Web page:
Universities to race self-driving cars at Indianapolis Speedway

Image from the article titled Universities to race self-driving cars at Indianapolis Motor Speedway this week

Photo: CAI

The two-year-long competition will reach its ultimate crescendo this week at Speedway, Indiana, as nine college teams prepare to race self-driving cars for $ 1 million in the iconic Brickyard. The final two rounds of the Indy Autonomous Challenge are scheduled to take place at Indianapolis Motor Speedway this week.

The first two rounds of the software-driven autonomous vehicle competition focused on each participating team officially launching their IAC project and demonstrating their ability to automate a passenger vehicle. The first two laps took place in early 2020. The third round saw each team prove their ability to competently and safely operate an automated Dallara IL-15, a modified version of the same car used in Indy Lights. Indy Lights is a racing championship designed to prepare drivers for the IndyCar Series and the Indianapolis 500, the flagship event of the IndyCar. In February 2021, the third round took place on a simulation provided by the competition which recreated the Indianapolis Motor Speedway and the automated Dallara IL-15, a virtual environment to pit teams against each other in a format corresponding to the fourth and fifth rounds to to come.

Last week, the Indy Autonomous Challenge announced the nine teams that advanced passed the third round and will participate in the last two laps this week at the Speedway. These teams represent 21 universities from 9 different countries

The finalists:

  • AI racing technology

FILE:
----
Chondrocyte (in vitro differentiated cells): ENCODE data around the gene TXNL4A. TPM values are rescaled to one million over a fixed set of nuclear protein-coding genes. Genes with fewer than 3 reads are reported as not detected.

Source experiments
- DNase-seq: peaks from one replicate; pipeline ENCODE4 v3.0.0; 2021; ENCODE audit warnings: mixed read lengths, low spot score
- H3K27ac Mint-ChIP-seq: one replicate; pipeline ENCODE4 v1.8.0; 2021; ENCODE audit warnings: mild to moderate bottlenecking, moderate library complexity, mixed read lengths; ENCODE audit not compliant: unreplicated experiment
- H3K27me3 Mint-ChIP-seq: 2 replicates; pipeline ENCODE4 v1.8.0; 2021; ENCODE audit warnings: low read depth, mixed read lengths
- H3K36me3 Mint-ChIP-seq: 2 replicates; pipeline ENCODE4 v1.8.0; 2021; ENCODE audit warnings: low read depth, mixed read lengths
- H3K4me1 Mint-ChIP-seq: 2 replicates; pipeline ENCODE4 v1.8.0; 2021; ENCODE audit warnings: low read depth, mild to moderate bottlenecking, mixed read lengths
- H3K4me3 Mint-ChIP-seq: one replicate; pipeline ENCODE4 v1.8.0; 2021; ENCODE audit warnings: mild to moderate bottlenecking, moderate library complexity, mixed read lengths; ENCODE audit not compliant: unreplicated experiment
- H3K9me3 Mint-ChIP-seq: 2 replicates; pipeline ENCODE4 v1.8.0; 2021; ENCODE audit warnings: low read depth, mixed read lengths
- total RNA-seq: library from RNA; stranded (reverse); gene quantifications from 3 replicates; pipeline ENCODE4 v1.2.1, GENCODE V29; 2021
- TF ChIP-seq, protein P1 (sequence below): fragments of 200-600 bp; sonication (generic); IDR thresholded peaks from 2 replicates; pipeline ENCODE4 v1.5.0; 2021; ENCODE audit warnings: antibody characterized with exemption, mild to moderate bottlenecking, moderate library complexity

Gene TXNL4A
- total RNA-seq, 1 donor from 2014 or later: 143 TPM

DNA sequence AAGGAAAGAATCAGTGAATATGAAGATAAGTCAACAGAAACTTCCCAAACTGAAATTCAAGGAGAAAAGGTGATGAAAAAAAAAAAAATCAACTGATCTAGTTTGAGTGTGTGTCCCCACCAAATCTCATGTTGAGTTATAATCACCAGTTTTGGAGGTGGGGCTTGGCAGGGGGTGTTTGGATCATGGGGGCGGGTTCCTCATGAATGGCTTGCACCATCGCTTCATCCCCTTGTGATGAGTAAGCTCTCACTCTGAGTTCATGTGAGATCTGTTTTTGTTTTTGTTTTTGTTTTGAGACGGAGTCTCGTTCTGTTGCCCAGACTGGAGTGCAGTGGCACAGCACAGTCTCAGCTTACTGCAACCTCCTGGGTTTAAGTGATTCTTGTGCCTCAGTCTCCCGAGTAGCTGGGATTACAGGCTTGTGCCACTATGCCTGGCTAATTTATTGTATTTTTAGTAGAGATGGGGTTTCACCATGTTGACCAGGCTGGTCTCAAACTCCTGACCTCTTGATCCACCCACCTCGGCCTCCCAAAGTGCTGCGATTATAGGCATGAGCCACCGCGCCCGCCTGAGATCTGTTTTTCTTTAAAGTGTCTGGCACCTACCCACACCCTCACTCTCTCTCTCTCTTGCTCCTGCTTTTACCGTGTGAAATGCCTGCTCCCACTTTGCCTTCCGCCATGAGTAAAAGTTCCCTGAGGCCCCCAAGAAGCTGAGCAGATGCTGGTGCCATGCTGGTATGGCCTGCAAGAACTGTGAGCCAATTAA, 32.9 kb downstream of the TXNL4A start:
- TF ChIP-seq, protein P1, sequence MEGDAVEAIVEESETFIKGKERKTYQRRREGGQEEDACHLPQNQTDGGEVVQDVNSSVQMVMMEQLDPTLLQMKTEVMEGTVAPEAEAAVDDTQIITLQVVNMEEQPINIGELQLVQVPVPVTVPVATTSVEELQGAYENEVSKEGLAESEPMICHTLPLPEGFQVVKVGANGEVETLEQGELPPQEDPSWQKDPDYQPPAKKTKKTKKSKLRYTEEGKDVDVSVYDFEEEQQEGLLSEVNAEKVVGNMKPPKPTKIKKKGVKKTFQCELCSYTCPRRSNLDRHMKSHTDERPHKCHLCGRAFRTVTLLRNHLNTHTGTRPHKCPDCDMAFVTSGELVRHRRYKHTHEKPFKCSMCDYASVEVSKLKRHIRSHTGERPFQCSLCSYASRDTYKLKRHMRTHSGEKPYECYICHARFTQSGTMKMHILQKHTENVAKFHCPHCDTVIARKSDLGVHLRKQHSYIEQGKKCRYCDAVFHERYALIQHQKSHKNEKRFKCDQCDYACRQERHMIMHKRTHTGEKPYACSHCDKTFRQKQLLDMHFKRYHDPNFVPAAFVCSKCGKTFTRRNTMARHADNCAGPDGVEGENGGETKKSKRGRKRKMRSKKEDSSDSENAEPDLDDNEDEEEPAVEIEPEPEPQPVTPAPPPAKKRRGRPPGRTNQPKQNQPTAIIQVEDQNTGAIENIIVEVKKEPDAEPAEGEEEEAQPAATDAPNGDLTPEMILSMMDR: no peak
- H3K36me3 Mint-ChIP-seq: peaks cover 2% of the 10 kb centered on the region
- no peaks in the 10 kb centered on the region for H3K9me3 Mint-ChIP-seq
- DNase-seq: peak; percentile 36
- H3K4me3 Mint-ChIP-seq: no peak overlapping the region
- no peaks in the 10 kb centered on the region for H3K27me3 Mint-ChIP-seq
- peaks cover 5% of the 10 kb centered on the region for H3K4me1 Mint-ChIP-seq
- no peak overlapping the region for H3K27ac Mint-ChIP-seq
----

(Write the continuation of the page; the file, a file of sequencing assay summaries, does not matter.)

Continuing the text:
University of Hawaii, University of California San Diego
  • Autonomous Tiger Race
    Auburn University
  • Black and Gold Autonomous Race
    Purdue University, United States Military Academy at West Point, with Indiana University-Purdue University Indianapolis, Indian Institute of Technology Kharagpur (India), Universidad de San Buenaventura (Colombia)
  • Autonomous racing rider
    University of Virginia
  • EuroRacing
    University of Modena and Reggio Emilia (Italy), University of Pisa (Italy), ETH Zürich (Switzerland), Polish Academy of Sciences (Poland)
    Korea Advanced Institute of Science and Technology (South Korea)
    Massachusetts Institute of Technology, University of Pittsburgh, Rochester Institute of Technology, University of Waterloo (Canada)
  • PoliMOVE
    Politecnico di Milano (Italy), University of Alabama
  • Autonomous Motorsport TUM
    Technische Universität München (Germany)

The fourth and fifth rounds, the last two rounds, are very much like a traditional motorsport event. In Round 4 on October 21-22, each team will attempt to qualify their Dallara IL-15 over the 2.5 mile oval for the race final. Each automated IL-15 will attempt 10-lap races alone on the track, similar to the four-lap qualifying races for the Indianapolis 500. A team will advance to the final round if their IL-15 meets two criteria during the race, complete all 10 laps in 15 minutes or less (minimum average speed 100 mph) and complete a single lap in 75 seconds or less (minimum average speed 120 mph). The performance of the teams in the fourth round will also determine the starting positions of the peloton in the fifth round, the final race.

The fifth round of October 23, the last race, will be a 20-lap head-to-head race between all successful qualifiers. The first IL-15 to cross the finish line will be declared the winner and the winning team will receive $ 1 million. The teams placed second and third will receive $ 250,000 and $ 50,000 respectively. It should be noted that the IL-15 must complete the race in 25 minutes or less to be classified as a finisher and eligible for a cash prize. The Indy Autonomous Challenge will continue the Speedway tradition of generously rewarding those who push the boundaries of mobility.

Source link

About Barbara Johnson

Check Also

Australian universities convert as little as 1% of casual staff to permanent despite changes in labor laws | Australian universities

Australian universities have converted as little as 1% of their casual staff to permanent positions …

Leave a Reply

Your email address will not be published. Required fields are marked *